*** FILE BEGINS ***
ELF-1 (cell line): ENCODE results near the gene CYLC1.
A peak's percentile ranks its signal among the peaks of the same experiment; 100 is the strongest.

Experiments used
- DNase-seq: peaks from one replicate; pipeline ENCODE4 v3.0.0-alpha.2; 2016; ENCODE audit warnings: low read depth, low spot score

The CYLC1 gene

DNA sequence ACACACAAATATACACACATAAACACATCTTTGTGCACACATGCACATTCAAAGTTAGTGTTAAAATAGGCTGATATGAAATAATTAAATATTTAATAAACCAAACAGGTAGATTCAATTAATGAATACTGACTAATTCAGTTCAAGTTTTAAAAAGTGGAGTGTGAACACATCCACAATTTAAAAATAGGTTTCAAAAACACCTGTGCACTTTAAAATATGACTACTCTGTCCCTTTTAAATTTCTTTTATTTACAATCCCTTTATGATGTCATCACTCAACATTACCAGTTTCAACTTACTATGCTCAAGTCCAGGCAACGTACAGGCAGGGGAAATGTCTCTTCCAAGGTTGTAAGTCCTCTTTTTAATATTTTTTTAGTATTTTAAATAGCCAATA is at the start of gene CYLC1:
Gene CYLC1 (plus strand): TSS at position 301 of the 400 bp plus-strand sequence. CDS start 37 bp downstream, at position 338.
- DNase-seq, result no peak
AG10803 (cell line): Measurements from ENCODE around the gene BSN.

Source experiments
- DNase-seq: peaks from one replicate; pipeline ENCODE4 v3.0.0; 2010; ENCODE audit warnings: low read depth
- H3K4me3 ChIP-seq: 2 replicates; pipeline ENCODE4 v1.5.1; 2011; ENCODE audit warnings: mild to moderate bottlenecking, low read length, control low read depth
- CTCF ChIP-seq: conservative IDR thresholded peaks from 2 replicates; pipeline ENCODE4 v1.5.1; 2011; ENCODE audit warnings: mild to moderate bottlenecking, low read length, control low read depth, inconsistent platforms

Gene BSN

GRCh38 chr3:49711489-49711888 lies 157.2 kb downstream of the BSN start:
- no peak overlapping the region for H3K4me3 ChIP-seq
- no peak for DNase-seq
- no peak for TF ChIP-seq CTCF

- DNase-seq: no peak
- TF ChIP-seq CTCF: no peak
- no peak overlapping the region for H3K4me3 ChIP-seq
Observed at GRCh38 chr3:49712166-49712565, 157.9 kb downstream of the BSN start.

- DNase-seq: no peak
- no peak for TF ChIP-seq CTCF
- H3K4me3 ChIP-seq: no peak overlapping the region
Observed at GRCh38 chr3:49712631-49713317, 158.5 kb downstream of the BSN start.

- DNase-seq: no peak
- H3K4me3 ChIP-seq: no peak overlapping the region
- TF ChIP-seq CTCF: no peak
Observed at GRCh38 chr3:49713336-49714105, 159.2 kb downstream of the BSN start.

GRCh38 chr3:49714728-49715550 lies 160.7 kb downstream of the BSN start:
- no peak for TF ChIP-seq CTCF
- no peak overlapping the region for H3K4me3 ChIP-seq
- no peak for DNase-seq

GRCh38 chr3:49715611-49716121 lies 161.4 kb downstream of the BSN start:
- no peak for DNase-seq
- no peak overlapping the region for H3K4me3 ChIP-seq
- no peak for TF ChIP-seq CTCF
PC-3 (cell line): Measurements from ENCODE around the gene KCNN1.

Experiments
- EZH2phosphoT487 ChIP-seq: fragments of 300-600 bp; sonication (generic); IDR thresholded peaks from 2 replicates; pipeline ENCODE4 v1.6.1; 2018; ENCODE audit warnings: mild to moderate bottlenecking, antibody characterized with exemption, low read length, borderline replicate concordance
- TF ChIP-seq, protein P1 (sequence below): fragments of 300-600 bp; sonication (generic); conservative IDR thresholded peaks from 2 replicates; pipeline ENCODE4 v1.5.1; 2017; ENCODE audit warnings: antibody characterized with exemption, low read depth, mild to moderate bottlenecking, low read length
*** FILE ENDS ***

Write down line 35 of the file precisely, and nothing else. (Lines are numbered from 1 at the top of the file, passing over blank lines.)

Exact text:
GRCh38 chr3:49715611-49716121 lies 161.4 kb downstream of the BSN start: